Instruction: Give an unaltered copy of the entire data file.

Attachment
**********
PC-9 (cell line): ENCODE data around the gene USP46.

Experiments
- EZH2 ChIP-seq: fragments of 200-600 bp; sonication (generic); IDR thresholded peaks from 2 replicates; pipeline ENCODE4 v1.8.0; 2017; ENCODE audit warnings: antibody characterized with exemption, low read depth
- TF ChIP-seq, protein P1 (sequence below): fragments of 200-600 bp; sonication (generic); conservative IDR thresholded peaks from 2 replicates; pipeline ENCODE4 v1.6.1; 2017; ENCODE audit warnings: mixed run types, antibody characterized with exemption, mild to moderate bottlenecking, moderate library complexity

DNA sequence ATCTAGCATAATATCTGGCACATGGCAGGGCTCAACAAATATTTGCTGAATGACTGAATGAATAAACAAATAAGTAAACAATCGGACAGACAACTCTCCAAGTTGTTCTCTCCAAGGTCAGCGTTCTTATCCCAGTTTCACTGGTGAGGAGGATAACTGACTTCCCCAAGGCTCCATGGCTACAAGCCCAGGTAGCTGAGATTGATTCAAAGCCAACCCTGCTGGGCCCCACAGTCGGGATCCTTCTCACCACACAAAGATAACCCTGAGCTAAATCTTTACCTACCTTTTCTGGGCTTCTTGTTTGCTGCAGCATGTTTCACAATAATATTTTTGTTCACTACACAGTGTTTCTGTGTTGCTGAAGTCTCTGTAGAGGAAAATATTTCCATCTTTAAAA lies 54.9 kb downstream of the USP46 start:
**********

PC-9 (cell line): ENCODE data around the gene USP46.

Experiments
- EZH2 ChIP-seq: fragments of 200-600 bp; sonication (generic); IDR thresholded peaks from 2 replicates; pipeline ENCODE4 v1.8.0; 2017; ENCODE audit warnings: antibody characterized with exemption, low read depth
- TF ChIP-seq, protein P1 (sequence below): fragments of 200-600 bp; sonication (generic); conservative IDR thresholded peaks from 2 replicates; pipeline ENCODE4 v1.6.1; 2017; ENCODE audit warnings: mixed run types, antibody characterized with exemption, mild to moderate bottlenecking, moderate library complexity

DNA sequence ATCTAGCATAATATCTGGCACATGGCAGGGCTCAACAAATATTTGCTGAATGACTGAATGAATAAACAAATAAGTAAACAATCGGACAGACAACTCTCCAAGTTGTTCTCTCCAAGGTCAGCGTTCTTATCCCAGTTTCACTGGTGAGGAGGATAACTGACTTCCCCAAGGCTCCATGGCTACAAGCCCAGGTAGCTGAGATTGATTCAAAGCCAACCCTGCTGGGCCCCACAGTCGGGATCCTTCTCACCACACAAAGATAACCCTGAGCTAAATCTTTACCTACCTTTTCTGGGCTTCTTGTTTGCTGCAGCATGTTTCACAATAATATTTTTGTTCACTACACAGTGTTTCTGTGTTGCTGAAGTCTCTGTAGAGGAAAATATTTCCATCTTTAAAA lies 54.9 kb downstream of the USP46 start: